Marranitos. Cochinitos. Puerquitos. They all mean “little piggy,” and here in Texas, they generally refer to the gingerbread pig-shaped pan dulce found in nearly every panaderia in town. When I was a kid, my dad worked for the City of El Paso. He was in charge of several local senior citizen centers, and his job often included evening meetings with members of the community in south El Paso. For me, this meant he would stop at Bowie Bakery and bring me a marranito. Never conchas or empanadas; it was always one marranito on meeting nights. Dad wasn’t there for dinner or to tuck me in at night. But I knew he was thinking about me while he was working when I saw that marranito on the kitchen table in the morning.
Marranitos must be eaten a very specific way: feet, ears, nose, head, then body. Peel that paper thin layer that forms on the top of the crust while enjoying a glass of ice cold milk. Growing up, I didn’t give much thought to how differently each panaderia makes them.
When I moved to San Antonio, I decided to go hunting for the marranito of my childhood here in town. It turns out, the only thing these little guys have in common are those nose, feet, ears, head, and body. I found marranitos in all sizes and colors, in practically every corner of San Antonio. Some were full of ginger and nutmeg, spicy like a true gingerbread. Some were hard, crunchy cookies; others were almost cake-like. Only one had that elusive paper-thin layer that I love (La Machacada, if you’re curious). One, at Fiesta Bakery, was barely pig-shaped at all. I found something to love in each cookie. But none of them were Bowie Bakery.
Since I was certain I remembered my childhood marranitos accurately, I decided it was time to make them myself. I found a pig cookie cutter on Amazon, gathered my kids, and got to work. The dark color of marranitos is from the molasses. This is also what gives it the spicy bite (there’s actually no ginger in most traditional recipes). Of course, I didn’t have enough molasses. Thanks to Google, I learned I could substitute honey. I added ginger and nutmeg to make up for the decreased molasses. While we measured and stirred, I talked to my kids about why these little cookies were so important to me. The kids had already gotten into the habit of pointing out panaderias when we drove past so we could stop and check for new marranitos to try. But I hadn’t ever really explained the history to them. We talked about their grandfather having to work in the evenings, and my daughter was so proud when she pointed out that I sometimes did the same thing. We rolled, cut, baked, laughed, and talked.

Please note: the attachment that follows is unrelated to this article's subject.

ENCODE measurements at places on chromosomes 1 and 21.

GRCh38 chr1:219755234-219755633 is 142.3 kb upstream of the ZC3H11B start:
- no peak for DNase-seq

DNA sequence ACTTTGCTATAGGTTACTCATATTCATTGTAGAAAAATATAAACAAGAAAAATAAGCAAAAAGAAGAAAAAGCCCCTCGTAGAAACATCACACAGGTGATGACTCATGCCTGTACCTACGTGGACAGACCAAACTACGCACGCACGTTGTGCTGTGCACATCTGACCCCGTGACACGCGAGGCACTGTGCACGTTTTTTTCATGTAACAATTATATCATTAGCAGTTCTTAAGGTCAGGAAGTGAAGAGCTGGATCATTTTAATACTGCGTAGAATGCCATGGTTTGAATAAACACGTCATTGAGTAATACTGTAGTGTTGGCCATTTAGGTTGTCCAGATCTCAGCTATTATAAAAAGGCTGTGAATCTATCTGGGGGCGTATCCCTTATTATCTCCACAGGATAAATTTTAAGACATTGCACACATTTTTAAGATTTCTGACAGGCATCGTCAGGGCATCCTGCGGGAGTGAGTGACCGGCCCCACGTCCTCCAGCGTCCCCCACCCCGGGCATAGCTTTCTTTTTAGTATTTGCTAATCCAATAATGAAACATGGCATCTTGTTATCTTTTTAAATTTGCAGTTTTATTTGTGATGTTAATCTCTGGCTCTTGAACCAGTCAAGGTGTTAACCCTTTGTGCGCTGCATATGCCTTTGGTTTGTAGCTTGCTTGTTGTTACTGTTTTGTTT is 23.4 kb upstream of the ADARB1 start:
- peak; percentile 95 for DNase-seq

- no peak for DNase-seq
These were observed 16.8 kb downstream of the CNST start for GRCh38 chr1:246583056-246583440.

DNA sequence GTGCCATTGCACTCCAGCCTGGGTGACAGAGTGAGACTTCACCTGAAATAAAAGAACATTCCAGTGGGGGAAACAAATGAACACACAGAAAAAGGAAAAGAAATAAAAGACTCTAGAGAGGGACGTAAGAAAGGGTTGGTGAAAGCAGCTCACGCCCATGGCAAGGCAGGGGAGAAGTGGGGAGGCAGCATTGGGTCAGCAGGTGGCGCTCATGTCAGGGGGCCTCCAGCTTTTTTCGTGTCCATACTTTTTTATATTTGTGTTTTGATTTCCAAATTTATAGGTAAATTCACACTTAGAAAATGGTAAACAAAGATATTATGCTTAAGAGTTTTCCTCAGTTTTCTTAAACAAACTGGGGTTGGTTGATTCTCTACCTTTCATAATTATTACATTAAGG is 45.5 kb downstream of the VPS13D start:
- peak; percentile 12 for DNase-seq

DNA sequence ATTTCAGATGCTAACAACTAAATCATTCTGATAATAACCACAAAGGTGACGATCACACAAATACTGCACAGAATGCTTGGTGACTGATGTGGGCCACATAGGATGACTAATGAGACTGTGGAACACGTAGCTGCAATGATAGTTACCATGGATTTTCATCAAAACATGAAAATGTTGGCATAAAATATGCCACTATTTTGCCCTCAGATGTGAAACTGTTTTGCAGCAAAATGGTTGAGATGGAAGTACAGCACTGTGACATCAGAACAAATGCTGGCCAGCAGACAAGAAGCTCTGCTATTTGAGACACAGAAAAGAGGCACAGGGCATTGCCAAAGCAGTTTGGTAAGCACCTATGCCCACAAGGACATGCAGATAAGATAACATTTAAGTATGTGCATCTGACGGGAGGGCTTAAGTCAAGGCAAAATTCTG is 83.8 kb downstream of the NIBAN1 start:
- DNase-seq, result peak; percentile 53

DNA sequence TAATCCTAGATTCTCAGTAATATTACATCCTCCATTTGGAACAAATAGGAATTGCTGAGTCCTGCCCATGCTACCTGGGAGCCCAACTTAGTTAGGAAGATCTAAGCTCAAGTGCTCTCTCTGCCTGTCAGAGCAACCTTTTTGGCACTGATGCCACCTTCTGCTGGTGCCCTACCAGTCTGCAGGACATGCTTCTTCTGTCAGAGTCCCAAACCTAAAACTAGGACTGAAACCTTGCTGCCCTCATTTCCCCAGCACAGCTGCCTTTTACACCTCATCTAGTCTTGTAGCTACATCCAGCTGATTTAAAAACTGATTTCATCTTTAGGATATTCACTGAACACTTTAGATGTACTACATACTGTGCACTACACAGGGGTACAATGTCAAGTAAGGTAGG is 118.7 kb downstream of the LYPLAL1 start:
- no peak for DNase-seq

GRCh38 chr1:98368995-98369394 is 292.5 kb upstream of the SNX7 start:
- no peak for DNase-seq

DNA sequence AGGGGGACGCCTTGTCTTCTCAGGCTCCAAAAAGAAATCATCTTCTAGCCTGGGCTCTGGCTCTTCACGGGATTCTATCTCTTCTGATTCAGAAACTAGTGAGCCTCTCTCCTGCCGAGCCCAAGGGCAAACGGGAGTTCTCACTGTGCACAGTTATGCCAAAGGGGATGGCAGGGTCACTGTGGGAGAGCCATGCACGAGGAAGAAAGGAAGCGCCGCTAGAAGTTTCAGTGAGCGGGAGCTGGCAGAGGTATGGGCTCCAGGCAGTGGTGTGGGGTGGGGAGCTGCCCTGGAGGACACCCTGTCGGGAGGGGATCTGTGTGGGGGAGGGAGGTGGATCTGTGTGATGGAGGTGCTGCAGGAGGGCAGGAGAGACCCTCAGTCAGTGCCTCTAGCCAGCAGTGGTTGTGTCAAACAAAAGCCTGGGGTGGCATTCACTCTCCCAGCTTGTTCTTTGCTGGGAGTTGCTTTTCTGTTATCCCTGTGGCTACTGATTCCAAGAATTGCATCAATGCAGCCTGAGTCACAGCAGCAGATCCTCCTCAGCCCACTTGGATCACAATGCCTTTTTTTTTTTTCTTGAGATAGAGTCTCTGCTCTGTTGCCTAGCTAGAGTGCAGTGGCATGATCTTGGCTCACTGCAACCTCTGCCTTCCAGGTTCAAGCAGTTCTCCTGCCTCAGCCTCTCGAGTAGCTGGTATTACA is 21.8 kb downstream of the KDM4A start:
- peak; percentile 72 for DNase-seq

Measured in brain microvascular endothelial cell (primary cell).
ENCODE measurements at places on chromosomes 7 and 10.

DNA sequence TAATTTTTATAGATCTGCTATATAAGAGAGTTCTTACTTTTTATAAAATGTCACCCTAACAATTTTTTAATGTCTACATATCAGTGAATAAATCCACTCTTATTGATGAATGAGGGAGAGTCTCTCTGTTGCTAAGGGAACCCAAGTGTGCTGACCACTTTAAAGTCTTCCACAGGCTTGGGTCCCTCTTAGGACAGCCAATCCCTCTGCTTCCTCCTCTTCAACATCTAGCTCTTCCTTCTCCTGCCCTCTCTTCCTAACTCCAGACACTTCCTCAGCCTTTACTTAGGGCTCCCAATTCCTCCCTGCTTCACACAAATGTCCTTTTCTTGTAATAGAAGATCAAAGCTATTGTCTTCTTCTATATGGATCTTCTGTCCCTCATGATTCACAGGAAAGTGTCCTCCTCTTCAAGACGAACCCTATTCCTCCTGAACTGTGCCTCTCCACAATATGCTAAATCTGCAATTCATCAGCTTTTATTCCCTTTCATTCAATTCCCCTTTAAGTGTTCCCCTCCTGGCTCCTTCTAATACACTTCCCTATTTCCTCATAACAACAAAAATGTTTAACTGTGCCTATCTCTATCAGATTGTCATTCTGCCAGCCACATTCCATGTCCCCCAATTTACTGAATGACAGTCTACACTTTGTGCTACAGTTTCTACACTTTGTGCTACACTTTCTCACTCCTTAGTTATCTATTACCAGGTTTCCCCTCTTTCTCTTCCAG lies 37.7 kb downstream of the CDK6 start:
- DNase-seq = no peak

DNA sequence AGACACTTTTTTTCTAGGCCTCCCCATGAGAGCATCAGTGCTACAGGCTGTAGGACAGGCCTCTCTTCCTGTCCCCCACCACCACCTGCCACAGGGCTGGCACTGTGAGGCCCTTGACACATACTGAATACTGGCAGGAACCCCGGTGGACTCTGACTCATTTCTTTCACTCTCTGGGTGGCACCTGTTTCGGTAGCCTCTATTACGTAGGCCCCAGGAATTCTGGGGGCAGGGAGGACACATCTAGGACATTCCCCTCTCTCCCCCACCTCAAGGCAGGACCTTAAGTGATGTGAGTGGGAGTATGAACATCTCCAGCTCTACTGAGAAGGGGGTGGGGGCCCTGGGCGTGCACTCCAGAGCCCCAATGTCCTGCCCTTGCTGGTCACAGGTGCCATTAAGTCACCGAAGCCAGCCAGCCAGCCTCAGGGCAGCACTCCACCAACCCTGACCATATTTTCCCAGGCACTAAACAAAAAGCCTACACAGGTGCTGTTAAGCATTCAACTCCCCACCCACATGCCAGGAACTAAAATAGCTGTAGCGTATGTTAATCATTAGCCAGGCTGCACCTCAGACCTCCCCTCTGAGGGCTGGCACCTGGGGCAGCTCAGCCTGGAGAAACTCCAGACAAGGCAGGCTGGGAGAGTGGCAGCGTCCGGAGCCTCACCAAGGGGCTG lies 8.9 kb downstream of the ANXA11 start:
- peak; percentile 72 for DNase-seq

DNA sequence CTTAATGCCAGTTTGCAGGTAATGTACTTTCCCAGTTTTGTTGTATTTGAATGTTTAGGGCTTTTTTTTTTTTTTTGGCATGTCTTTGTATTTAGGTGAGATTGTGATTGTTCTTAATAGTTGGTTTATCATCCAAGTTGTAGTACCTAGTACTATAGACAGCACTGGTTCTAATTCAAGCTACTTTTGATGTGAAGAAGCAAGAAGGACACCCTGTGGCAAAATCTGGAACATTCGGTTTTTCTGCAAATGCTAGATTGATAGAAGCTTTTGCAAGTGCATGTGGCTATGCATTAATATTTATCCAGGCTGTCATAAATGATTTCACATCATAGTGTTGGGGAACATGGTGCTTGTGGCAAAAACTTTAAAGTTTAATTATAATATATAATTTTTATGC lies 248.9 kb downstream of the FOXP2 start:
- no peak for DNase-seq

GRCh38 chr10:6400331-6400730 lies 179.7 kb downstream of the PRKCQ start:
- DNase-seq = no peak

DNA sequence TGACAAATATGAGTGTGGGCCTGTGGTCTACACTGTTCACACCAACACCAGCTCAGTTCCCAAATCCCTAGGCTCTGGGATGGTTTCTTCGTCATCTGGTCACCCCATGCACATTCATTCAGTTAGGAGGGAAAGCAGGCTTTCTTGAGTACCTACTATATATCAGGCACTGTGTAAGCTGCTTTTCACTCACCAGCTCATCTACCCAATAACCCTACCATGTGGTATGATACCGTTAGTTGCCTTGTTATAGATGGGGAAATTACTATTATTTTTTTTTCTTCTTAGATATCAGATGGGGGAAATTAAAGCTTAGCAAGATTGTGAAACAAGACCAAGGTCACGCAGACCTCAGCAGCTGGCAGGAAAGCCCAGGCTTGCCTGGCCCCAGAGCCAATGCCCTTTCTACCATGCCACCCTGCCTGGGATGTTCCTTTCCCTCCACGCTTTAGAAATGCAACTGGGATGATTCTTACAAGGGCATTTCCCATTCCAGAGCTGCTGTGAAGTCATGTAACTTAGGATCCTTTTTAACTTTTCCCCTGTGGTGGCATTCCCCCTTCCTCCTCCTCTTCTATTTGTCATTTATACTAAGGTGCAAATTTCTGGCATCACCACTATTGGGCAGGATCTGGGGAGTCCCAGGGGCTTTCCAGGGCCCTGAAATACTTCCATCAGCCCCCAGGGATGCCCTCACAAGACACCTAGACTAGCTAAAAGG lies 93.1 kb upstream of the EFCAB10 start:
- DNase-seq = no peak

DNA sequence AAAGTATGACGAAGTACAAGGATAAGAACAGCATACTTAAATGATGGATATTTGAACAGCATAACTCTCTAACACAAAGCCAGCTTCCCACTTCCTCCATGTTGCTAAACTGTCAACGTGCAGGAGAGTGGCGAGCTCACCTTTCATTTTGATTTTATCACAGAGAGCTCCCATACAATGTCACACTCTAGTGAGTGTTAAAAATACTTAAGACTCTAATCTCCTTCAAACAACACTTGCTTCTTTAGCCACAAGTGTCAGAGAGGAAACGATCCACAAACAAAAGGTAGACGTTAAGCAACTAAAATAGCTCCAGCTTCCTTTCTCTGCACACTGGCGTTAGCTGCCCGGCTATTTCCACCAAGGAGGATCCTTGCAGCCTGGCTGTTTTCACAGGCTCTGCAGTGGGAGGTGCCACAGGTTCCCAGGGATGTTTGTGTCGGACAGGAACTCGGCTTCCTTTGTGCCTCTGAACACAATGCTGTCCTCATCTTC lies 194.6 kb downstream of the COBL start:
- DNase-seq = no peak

The little pigs came out of the oven and looked yummy. But they were all wrong. The color was too light. There was only the tiniest paper-thin top. When I tasted them, I was certain they were too dense and the flavor was all wrong. They were good cookies, but not the marranitos of my childhood. Needless to say, my kids didn’t care. They loved them.
My parents returned from a visit to El Paso with Bowie Bakery marranitos a few days later. I placed the original on the counter and our creation beside it. The former was bigger, and the papery layer was more prominent. Surprisingly, the color was almost identical. Our cookies were denser, but the flavor was spot on. With my eyes closed, I could not have told the difference between these two cookies. Apparently my memory had been off. I cut off little pieces of both cookies and gave them to the ultimate taste testers. My son promptly announced that our marranitos were better. Why? Because we made them, he said.
I continue to be surprised by this parenting thing. I thought I was teaching my kids about my childhood. I thought we were learning some kitchen math and maybe even a bit about their cultural heritage. Instead, it turns out, they were teaching me. When my kids grow up, they won’t have memories of Mom bringing home treats after an evening at work. But they will have memories of baking in the kitchen with Mom. They will remember our successes and our failures. (They STILL talk about the night I made a dinner that was so bad NO ONE ate it.) These are the gifts I can give them. And if my beloved Bowie Bakery marranitos have been eclipsed in my son’s eyes by the ones we made together, I guess I can call that a win.